Researchers at the University of Colorado Boulder found that the fatty 10(Z)-hexadecenoic acid from the soil-residing bacterium Mycobacterium vaccae aids immune cells in blocking pathways that increase inflammation and the ability to combat stress.
The study's senior author and Integrative Physiology Professor Christopher Lowry described this fat as "one of the main ingredients" in the "special sauce" that causes the beneficial effects of the bacterium.
The finding goes hand in hand with the "hygiene hypothesis," initially proposed in 1989 by the British scientist David Strachan. He maintained that our generally sterile modern world prevents children from being exposed to certain microorganisms, resulting in compromised immune systems and greater incidences of asthma and allergies.
Contemporary research fine-tuned the hypothesis, finding that not interacting with so-called "old friends" or helpful microbes in the soil and the environment, rather than the ones that cause illnesses, is what's detrimental. In particular, our mental health could be at stake.
"The idea is that as humans have moved away from farms and an agricultural or hunter-gatherer existence into cities, we have lost contact with organisms that served to regulate our immune system and suppress inappropriate inflammation," explained Lowry. "That has put us at higher risk for inflammatory disease and stress-related psychiatric disorders."
University of Colorado Boulder
This is not the first study on the subject from Lowry, who published previous work showing the connection between being exposed to healthy bacteria and mental health. He found that being raised with animals and dust in a rural environment helps children develop more stress-proof immune systems. Such kids were also likely to be less at risk for mental illnesses than people living in the city without pets.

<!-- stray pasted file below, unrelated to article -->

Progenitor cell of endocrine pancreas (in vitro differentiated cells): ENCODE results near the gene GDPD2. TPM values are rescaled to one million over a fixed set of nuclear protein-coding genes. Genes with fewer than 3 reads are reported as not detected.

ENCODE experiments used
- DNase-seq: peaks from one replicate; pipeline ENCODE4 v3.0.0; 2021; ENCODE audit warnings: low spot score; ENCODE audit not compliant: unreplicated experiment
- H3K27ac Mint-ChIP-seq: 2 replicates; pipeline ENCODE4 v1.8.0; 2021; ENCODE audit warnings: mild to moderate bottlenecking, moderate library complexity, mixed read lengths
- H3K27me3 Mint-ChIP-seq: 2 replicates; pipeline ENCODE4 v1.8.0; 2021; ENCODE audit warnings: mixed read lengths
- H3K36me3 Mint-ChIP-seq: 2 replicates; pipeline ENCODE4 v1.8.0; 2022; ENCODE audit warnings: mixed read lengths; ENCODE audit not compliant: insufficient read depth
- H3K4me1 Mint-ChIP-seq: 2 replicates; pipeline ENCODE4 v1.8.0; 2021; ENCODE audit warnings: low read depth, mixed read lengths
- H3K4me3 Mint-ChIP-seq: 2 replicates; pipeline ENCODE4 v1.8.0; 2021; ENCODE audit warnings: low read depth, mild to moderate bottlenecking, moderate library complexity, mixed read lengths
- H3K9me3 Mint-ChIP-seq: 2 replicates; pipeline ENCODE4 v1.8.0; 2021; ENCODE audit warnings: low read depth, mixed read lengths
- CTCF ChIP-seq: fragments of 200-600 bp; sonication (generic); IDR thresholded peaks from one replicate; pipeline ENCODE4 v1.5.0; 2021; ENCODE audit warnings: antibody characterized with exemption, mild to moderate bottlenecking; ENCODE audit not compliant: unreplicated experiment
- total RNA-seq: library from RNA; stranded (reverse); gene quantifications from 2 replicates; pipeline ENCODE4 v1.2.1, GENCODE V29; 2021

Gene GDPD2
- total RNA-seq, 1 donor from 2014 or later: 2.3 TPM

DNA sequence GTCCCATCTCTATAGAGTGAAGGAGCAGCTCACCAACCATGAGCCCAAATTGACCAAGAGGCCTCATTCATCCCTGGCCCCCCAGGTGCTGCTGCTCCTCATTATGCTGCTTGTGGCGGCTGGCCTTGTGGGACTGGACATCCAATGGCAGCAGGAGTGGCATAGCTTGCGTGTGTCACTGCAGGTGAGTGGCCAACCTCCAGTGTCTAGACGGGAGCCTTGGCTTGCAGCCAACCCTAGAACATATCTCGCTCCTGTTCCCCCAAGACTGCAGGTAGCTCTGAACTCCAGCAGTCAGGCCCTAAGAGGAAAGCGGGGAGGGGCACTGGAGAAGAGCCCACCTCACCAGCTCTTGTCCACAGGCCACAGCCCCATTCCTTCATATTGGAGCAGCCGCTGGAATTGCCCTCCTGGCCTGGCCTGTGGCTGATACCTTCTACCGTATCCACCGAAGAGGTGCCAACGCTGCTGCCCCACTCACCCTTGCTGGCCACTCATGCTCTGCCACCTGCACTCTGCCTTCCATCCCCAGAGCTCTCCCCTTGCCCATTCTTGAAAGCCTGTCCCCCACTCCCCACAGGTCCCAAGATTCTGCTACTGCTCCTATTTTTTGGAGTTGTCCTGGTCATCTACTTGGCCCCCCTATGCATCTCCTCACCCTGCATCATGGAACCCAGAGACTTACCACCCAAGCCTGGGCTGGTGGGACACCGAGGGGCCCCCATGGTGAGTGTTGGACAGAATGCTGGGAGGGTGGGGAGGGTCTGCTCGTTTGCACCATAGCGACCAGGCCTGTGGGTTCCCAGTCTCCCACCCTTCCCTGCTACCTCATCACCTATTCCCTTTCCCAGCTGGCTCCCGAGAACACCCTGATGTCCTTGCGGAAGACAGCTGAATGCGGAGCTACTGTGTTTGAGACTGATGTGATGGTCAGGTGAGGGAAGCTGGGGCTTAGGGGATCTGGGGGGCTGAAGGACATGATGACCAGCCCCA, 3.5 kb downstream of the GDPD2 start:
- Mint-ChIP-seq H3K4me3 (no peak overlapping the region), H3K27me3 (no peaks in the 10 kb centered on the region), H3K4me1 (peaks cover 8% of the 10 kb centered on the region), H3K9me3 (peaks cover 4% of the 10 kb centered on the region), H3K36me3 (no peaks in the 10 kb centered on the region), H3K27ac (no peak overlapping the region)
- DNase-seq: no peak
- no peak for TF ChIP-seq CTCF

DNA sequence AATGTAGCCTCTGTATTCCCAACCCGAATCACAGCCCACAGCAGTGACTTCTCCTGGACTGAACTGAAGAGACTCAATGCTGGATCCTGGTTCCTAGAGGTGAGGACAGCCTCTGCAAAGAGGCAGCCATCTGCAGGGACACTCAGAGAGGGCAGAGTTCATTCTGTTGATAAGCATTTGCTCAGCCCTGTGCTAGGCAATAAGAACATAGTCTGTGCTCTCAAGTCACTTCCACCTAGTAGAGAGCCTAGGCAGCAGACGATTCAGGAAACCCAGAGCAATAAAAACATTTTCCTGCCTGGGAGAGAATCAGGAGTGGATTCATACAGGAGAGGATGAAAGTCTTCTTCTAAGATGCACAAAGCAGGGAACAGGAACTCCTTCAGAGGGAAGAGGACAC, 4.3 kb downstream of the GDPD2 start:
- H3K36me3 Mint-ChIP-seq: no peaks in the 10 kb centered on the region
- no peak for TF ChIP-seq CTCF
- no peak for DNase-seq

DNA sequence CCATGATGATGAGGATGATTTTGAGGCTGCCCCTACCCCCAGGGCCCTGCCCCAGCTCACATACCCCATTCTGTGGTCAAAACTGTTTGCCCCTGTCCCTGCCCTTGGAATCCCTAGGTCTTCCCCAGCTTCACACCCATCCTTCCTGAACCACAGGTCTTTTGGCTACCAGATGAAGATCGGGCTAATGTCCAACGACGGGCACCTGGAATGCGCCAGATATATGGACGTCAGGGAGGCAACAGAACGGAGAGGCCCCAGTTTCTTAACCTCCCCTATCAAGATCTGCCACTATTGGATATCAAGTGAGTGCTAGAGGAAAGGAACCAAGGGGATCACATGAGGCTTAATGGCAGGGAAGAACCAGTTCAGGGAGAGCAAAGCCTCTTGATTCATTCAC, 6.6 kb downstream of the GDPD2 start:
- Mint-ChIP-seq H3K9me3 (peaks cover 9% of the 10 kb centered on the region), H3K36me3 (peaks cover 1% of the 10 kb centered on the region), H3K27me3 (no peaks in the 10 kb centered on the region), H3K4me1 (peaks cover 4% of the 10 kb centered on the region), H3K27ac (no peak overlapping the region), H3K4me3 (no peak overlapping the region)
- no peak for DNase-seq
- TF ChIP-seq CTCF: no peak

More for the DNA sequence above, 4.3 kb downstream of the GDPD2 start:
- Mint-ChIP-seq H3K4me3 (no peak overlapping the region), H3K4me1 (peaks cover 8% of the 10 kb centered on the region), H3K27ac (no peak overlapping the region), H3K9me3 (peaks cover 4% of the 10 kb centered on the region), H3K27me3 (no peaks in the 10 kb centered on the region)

Lowry's other work also pointed out that the soil-based bacterium Mycobacterium vaccae acts like an antidepressant when injected into rodents. It alters their behavior and has lasting anti-inflammatory effects on the brain, according to the press release from the University of Colorado Boulder. Prolonged inflammation can lead to such stress-related disorders as PTSD.
The new study from Lowry and his team identified why that worked by pinpointing the specific fatty acid responsible. They showed that when the 10(Z)-hexadecenoic acid gets into cells, it works like a lock, attaching itself to the peroxisome proliferator-activated receptor (PPAR). This allows it to block a number of key pathways responsible for inflammation. Pre-treating the cells with the acid (or lipid) made them withstand inflammation better.
Lowry thinks this understanding can lead to creating a "stress vaccine" that can be given to people in high-stress jobs, like first responders or soldiers. The vaccine can prevent the psychological effects of stress.
What's more, this friendly bacterium is not the only potentially helpful organism we can find in soil.
"This is just one strain of one species of one type of bacterium that is found in the soil but there are millions of other strains in soils," said Lowry. "We are just beginning to see the tip of the iceberg in terms of identifying the mechanisms through which they have evolved to keep us healthy. It should inspire awe in all of us."
Check out the study published in the journal Psychopharmacology.